Even by the standards of large institutional survey exhibitions, the Contemporary Arts Center's Mark of the Feminine expo of works by local women artists covers a wide range of styles and visions. The sheer diversity is daunting at first as we are confronted with artworks ranging from meticulously linear concoctions such as Monica Zeringue's large, graphite She Wolf self-portrait (pictured) and Gabrielle Gaspard's intimate intaglio print of female hands impossibly bound with delicately thin thread to raucously outrageous works like Sarah Sole's satiric paintings of Hillary Clinton acting out in unlikely situations and Vanessa Centeno's large, surreal soft-sculpture Get It Up, which suggests a lurid sea anemone from outer space. Curated by Regine Basha, the works in this show are united by their psychological vibe and suggestive ambiguity, though exactly what they suggest depends on the viewer. More broadly, it's like a travelogue exploration of the far corners of the female psyche as interpreted by female artists in this complicated city.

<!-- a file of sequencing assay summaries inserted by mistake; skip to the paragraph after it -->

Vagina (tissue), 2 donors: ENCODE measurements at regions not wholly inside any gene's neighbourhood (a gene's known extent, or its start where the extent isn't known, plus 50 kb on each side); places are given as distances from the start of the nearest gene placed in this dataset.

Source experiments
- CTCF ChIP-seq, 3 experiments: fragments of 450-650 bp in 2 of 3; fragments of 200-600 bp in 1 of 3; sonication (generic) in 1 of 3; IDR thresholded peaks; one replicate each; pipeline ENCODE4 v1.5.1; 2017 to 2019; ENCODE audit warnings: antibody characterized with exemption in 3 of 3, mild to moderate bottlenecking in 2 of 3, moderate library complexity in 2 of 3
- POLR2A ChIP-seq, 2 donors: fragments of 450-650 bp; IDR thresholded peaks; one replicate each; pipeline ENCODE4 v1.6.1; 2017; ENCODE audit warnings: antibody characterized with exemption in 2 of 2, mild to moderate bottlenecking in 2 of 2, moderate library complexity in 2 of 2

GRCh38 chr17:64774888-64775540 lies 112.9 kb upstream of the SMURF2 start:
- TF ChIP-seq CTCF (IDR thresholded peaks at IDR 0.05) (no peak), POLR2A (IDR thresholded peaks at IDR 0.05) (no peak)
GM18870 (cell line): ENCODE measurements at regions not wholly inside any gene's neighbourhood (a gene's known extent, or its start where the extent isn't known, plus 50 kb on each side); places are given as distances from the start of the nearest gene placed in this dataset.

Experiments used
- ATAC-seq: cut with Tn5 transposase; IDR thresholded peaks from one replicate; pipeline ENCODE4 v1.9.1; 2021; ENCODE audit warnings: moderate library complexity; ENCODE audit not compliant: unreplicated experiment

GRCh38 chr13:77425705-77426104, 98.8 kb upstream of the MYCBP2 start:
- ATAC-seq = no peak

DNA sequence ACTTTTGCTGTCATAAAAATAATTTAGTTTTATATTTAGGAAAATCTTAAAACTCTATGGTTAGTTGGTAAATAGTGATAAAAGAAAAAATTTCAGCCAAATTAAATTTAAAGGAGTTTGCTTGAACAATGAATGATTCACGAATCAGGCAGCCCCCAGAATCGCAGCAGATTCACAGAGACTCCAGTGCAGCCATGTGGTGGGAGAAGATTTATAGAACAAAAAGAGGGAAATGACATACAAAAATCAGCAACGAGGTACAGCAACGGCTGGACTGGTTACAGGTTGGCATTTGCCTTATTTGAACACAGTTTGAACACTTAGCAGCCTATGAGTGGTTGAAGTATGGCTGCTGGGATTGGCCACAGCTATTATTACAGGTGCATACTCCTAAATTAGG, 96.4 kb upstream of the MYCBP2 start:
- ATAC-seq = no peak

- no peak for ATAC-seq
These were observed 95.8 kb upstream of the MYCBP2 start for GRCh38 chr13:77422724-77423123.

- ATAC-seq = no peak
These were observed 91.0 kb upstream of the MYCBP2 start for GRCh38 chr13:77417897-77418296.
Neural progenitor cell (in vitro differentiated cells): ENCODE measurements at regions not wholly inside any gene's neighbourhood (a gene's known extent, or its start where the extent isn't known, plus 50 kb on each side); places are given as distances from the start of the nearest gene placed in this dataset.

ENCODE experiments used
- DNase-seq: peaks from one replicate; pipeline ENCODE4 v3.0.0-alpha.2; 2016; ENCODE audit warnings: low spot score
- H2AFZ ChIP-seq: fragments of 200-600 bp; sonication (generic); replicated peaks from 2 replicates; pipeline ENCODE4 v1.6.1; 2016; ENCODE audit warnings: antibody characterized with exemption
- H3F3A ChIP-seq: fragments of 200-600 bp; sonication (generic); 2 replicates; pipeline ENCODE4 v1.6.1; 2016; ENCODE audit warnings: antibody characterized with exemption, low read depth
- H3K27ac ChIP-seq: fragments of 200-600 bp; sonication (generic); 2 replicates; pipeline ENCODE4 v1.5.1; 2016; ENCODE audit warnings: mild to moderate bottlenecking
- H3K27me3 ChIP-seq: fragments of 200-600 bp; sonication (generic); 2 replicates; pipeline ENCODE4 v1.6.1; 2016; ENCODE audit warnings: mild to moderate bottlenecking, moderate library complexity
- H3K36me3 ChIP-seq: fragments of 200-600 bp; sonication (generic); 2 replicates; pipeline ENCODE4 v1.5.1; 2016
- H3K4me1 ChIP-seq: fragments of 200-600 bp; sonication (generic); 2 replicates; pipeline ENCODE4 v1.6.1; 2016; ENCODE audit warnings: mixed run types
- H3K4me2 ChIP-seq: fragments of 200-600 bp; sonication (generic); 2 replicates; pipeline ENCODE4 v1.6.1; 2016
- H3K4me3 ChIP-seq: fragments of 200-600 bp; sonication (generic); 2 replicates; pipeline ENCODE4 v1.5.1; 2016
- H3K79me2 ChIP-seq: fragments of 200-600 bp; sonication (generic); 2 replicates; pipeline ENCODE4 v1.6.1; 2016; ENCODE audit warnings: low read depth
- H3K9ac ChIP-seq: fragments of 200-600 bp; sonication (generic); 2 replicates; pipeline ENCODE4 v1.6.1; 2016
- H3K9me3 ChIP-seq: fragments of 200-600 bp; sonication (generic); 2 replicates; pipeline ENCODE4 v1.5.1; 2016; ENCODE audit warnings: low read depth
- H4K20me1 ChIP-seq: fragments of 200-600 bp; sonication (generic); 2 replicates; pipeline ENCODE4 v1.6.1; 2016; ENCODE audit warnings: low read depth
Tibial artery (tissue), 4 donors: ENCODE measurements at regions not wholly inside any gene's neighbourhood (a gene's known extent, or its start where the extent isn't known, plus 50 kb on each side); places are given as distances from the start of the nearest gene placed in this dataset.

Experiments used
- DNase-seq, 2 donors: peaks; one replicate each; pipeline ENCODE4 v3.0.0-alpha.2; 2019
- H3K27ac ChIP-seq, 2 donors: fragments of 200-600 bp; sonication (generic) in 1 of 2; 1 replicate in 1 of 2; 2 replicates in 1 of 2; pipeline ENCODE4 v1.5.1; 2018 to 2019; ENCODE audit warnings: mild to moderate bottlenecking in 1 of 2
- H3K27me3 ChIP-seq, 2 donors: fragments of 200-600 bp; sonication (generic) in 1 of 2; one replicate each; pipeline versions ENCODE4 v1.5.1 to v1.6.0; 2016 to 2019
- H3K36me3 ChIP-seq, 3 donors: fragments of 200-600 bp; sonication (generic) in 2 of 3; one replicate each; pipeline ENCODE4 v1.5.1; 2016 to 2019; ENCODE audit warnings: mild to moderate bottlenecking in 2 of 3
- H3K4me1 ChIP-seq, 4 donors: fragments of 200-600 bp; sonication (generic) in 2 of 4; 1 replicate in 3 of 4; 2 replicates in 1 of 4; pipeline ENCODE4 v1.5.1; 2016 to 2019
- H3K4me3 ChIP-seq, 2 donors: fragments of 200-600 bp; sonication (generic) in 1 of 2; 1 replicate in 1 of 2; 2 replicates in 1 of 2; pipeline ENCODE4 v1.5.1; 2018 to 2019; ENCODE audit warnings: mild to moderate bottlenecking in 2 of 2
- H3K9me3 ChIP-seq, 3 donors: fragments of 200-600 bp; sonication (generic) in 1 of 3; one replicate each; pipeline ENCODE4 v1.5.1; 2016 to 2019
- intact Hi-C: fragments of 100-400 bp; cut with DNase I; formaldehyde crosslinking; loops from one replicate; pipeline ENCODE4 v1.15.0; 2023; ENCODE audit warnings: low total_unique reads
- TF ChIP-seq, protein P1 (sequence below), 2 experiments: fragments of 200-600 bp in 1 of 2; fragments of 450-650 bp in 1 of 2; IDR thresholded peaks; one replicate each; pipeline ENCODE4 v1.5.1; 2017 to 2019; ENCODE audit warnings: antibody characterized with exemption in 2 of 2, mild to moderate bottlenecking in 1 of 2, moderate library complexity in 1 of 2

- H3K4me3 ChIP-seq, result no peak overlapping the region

While artists like Zeringue are well-known, the show features a rich assortment by less familiar and emerging artists. Emblematic works include Kristin Meyers' spookily spectacular Anoint sculpture, which suggests a synthesis of an African spirit fetish and hoodoo bottle tree and resonates a feral tribal vitality. A related if more modern sensibility appears in Armina Mussa's Ana-Beaucoup mixed-media photo collage of a Creole woman shrouded in a crown of flowers, mounted in a sackcloth frame. Similarly vibrant, if more familiar, textures appear in Cherice Harrison-Nelson's Rise Up! Queen Suit, her shamanistic Mardi Gras Indian suit rumination on impermanence, continuity and traditions that transcend time. Wry commentaries on modern lifestyles appear in Susan Ireland's vivid canvases of offbeat social encounters in colorfully painted barrooms and in Ronna Harris' realistic Marital Bliss painting of elegant bedroom ennui. Here Basha's fecund mashup — her meandering psychic estuary of a show — proves that, around here at least, more is sometimes actually more.